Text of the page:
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Brexit weekly digest 7 October

The Prime Minister outlined plans to exit the EU  on Wednesday last week that would see "two borders for four years" for Northern Ireland.

Proposing Northern Ireland remain in the European single market for agriculture and industrial goods with high tech customs borders between Northern and the Republic of Ireland, with good travelling from Great Britain to Northern Ireland facing checks allowing Northern Ireland to review their position four years’ time. 


Home Secretary Priti Patel has announced an end freedom of movement ‘once and for all’ after the UK leaves the EU. Speaking at the Conservative Party conference in Manchester, she told audience she had a ‘particular responsibility’ when it ‘comes to taking back control’ after Brexit explaining Britain would be introducing an Australian style points-based immigration system that works in the ‘best interests’ of the country.

Swiss private banks have seen a sharp rise in British clients who are moving assets offshore to escape a chaotic Brexit, several sources familiar with the situation told Reuters.  “In recent months the number of accounts opened from Britain has trebled,” one person at the wealth management arm of a large international bank in Switzerland said.


A return to growth is forecast   averting a pre-Brexit recession, but economists say a slump is likely next year if Britain crashes out of the European without a deal to soften the blow.

Slowing economic growth  is partly due to rising trade tensions but also reflects country-specific cyclical and structural factors, including the shifting monetary policy stance in developed economies and Brexit-related uncertainty in the European Union.

British finance minister Sajid Javid's first budget is expected to be delayed until after Oct. 31 due to uncertainty about Britain's exit from the European Union, the Financial Times reported.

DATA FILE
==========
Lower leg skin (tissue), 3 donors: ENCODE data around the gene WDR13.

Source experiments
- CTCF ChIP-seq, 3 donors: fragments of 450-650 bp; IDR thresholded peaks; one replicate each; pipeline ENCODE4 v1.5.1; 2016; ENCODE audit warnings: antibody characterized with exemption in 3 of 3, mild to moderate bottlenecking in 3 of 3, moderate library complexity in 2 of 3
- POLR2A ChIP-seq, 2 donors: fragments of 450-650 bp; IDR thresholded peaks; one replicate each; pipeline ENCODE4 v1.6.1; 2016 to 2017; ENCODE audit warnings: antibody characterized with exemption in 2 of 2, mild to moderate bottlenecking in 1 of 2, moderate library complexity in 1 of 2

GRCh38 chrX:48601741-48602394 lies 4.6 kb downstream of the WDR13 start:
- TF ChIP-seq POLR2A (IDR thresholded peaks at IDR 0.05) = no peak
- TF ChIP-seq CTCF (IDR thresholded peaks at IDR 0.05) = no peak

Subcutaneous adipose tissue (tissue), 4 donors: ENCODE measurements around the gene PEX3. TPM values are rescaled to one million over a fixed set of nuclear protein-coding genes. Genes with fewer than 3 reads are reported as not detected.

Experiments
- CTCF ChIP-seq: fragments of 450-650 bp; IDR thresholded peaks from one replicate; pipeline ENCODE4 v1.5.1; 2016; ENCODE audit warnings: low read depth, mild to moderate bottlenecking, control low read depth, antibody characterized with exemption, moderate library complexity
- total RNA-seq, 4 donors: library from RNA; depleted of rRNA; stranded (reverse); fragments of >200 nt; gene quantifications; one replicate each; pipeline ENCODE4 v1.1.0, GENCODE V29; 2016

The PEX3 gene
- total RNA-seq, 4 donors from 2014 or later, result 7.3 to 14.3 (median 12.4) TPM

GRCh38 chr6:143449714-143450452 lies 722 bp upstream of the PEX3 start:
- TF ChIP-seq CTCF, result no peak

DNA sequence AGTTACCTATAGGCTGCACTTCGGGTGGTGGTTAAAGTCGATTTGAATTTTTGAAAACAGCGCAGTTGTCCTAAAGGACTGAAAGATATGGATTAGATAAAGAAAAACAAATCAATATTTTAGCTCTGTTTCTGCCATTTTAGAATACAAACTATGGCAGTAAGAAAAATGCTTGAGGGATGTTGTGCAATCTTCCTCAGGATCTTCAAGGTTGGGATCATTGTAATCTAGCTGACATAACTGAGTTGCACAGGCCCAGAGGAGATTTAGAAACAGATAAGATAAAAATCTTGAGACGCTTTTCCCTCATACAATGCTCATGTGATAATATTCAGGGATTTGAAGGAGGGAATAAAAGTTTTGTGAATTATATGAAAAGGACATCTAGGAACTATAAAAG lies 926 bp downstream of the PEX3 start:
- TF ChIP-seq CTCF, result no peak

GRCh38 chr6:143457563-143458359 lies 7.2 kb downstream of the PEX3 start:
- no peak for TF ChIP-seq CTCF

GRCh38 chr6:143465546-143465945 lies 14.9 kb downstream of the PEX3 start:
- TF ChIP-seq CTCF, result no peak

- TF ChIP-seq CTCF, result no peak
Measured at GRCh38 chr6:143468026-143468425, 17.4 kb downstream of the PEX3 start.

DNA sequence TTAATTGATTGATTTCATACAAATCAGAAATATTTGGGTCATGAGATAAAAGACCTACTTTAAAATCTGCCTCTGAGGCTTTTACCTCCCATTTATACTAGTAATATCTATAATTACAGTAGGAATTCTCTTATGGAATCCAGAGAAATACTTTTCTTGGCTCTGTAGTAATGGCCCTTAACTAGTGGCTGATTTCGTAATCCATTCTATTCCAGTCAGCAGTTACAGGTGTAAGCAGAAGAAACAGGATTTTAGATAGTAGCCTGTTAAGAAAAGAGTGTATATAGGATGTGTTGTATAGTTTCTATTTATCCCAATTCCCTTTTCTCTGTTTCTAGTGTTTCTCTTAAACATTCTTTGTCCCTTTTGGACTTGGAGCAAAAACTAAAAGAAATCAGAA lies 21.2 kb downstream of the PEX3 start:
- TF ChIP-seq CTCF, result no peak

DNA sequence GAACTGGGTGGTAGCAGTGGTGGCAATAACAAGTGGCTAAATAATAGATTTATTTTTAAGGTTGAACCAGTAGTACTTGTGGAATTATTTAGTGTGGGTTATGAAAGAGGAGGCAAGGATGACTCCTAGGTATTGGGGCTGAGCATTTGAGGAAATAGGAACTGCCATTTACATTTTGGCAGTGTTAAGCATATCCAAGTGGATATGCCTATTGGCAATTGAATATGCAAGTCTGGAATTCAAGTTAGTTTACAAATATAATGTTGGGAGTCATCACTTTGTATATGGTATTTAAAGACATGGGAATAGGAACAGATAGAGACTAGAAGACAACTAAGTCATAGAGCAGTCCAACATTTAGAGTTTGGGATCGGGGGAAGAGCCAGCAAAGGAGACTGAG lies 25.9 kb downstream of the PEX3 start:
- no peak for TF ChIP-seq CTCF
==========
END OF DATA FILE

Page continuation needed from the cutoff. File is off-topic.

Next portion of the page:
Trade sources say Britain could continue to support the EU over Airbus and punish U.S. imports at the risk of upsetting the post-Brexit trade talks with Washington or it could reject the offer to back Airbus with tariffs and upset a big employer. The decision echoes a broader discomfort facing Britain as it chooses between European neighbours or the United States on a range of existing disagreements from access to contracts for Chinese telecoms equipment giant Huawei Technologies Co Ltd to the fate of a nuclear deal with Iran


Housing is affected by EU regulations relating to the environment and climate change,  construction, health and safety and materials used, such as the requirement for CE marking for construction products and the UK’s compliance with a common rule book regarding materials standards and energy consumption. Social housing is particularly sensitive to the changes associated with Brexit as it affects the supply chain and EU citizens are major contributors to the construction workforce.


A health check of Britain’s manufacturers  has shown that some of the most economically and socially deprived areas in UK are highly exposed to the impact of a no-deal Brexit. Exporters are already suffering losses, especially in Wales, north-east England, Yorkshire and Humberside, which have a significant exposure to trade with the EU

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